Python 3.4 added the ability to define function overloading with static methods. This is essentially the example from the documentation:

from functools import singledispatch

class TestClass(object):
    def test_method(arg, verbose=False):
        if verbose:
            print("Let me just say,", end=" ")


    def _(arg):
        print("Strength in numbers, eh?", end=" ")

    def _(arg):
        print("Enumerate this:")

        for i, elem in enumerate(arg):
            print(i, elem)

if __name__ == '__main__':
    TestClass.test_method([33, 22, 11])

In its purest form, the singledispatch implementation relies on the first argument to identify type, therefore making it tricky to extend this functionality to instance methods.

Does anyone have any advice for how to use (or jerry-rig) this functionality to get it to work with instance methods?

  • Can you show a contrived example of the kind of thing you're after? IHMO I think circuits would be a better fit for what you want -- Disclaimer: I'm the developer. Jul 7, 2014 at 0:54
  • @JamesMills I don't know if I can update the original post with a complete example and still keep this a serious conversation. Maybe something like @test_method.register(type_) (the standard register() command) followed by "def _(self, arg)", maybe made possible by some intermediary bridge function or 'partial' method (functools.partialmethod). I'm hesitant to make any specific guesses since I don't know how register() transforms the original method. Jul 7, 2014 at 1:03
  • Without knowing more about the problem you're trying to solve in general that's all the advice I can give. AFAIK single-dispatch as introduced in Python 3 was designed for dispatching functions based on the types of arguments passed. Jul 7, 2014 at 1:19
  • 1
    @JamesMills The problem/desire is being able to get single dispatch on objects (as opposed to classes). I rarely use static methods rather than just reverting plain functions. I could give you an example, but it'd look like every other example of a class with bindable methods in the world with a "register" decorator (I realize that the calling convention of register() requires the base definition to be a static method, so the treatment would have to account for that). Jul 7, 2014 at 1:51
  • That's why I suggested you look at circuits -- it may be "close enough" to what you need. Jul 7, 2014 at 2:14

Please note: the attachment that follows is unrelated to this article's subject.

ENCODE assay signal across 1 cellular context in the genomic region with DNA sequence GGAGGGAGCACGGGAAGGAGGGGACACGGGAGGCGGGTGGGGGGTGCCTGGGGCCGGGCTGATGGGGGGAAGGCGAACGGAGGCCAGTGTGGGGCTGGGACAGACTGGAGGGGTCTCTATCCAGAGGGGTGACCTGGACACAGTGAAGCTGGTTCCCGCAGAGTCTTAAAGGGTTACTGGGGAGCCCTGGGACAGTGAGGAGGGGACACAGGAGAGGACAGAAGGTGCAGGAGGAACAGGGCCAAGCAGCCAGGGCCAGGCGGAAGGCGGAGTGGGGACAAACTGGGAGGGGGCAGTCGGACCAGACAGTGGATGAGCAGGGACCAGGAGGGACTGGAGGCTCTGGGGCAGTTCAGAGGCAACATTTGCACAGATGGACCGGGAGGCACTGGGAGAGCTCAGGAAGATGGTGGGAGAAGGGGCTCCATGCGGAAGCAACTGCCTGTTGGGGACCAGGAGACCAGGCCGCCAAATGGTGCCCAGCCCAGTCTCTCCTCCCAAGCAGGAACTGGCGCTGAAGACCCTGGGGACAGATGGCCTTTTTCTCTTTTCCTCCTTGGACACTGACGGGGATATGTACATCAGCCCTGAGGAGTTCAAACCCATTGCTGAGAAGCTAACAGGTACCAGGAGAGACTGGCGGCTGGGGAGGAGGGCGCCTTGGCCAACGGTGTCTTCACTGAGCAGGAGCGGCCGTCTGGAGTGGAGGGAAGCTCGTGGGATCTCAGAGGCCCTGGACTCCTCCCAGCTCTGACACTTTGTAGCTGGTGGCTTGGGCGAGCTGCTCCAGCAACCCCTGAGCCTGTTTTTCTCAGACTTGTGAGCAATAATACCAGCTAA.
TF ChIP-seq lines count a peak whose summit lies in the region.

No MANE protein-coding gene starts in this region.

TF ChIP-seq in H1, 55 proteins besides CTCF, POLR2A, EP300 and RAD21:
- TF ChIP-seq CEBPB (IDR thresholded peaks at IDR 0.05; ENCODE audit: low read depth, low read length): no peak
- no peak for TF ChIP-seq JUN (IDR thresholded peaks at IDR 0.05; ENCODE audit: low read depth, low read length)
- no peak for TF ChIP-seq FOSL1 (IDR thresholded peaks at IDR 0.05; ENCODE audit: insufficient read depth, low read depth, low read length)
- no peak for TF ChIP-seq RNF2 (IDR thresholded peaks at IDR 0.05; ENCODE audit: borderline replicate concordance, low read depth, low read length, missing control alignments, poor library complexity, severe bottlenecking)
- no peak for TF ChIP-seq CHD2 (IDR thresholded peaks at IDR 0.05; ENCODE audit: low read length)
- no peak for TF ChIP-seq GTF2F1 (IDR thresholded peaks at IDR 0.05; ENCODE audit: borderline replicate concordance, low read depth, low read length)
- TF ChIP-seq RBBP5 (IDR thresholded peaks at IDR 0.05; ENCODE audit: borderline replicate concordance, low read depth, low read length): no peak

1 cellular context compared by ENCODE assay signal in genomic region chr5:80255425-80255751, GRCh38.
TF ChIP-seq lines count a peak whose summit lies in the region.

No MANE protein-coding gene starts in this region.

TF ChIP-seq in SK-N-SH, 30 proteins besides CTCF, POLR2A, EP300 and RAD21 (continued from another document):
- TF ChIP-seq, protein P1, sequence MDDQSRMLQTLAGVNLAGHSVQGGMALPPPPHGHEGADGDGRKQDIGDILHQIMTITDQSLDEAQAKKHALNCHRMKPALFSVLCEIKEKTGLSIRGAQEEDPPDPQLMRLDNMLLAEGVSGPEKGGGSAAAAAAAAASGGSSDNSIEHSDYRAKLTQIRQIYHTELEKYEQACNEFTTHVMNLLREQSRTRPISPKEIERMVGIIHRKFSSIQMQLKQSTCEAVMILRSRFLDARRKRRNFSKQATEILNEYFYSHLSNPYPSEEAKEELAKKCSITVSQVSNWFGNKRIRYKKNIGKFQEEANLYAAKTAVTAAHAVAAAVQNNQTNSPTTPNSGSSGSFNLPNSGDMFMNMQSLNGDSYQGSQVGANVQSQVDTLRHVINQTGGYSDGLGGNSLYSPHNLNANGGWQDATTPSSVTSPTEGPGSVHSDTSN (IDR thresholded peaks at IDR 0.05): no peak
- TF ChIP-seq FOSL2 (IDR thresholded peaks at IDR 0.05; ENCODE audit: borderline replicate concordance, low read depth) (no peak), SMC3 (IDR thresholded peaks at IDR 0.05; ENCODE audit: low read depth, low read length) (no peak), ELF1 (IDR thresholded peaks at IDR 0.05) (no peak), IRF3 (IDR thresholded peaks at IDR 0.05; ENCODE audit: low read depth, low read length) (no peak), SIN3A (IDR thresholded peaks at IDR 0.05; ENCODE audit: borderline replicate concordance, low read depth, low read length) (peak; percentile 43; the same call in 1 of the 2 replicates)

3 Answers 3


Update: As of Python 3.8, functools.singledispatchmethod allows single dispatch on methods, classmethods, abstractmethods, and staticmethods.

For older Python versions, see the rest of this answer.

Looking at the source for singledispatch, we can see that the decorator returns a function wrapper(), which selects a function to call from those registered based on the type of args[0] ...

    def wrapper(*args, **kw):
        return dispatch(args[0].__class__)(*args, **kw)

... which is fine for a regular function, but not much use for an instance method, whose first argument is always going to be self.

We can, however, write a new decorator methdispatch, which relies on singledispatch to do the heavy lifting, but instead returns a wrapper function that selects which registered function to call based on the type of args[1]:

from functools import singledispatch, update_wrapper

def methdispatch(func):
    dispatcher = singledispatch(func)
    def wrapper(*args, **kw):
        return dispatcher.dispatch(args[1].__class__)(*args, **kw)
    wrapper.register = dispatcher.register
    update_wrapper(wrapper, func)
    return wrapper

Here's a simple example of the decorator in use:

class Patchwork(object):

    def __init__(self, **kwargs):
        for k, v in kwargs.items():
            setattr(self, k, v)

    def get(self, arg):
        return getattr(self, arg, None)

    def _(self, arg):
        return [self.get(x) for x in arg]

Notice that both the decorated get() method and the method registered to list have an initial self argument as usual.

Testing the Patchwork class:

>>> pw = Patchwork(a=1, b=2, c=3)
>>> pw.get("b")
>>> pw.get(["a", "c"])
[1, 3]